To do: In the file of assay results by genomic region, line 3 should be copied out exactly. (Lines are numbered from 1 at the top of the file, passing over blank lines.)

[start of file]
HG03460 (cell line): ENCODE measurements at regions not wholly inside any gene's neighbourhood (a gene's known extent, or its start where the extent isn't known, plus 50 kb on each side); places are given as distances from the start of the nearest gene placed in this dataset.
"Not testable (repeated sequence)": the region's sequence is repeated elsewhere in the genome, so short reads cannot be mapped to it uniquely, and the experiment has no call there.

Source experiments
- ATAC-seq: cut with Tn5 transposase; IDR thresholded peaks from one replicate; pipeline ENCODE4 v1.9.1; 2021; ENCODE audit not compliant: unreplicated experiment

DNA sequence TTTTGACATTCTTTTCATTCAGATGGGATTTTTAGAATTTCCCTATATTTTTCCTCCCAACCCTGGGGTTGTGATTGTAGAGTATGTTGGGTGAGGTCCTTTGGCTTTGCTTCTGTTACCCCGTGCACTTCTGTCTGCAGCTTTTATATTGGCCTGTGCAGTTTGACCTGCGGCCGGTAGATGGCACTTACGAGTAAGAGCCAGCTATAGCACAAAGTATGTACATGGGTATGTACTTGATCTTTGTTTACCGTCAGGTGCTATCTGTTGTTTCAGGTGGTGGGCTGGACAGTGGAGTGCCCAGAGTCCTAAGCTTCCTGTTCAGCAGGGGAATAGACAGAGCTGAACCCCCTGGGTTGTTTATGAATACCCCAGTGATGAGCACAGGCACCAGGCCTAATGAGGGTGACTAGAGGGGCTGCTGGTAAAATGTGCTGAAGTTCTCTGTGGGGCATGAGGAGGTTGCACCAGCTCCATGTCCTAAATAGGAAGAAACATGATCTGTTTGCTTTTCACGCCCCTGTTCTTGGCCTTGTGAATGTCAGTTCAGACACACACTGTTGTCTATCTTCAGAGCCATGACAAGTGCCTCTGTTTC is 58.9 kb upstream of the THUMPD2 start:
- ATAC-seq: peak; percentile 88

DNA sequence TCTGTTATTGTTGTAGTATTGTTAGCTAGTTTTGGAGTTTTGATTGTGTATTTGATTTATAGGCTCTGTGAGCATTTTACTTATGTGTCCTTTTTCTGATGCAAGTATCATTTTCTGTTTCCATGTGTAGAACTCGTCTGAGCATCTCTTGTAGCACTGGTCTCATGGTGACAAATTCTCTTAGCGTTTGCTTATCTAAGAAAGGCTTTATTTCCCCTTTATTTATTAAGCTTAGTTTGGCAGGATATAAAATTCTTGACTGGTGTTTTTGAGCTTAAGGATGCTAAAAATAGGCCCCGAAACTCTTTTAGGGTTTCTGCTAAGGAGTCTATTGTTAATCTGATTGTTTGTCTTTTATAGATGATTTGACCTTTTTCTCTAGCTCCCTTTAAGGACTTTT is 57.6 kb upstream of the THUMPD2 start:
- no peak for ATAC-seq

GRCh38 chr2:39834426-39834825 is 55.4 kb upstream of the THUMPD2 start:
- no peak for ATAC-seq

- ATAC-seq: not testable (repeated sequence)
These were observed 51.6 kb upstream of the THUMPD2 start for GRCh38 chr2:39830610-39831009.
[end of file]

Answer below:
Source experiments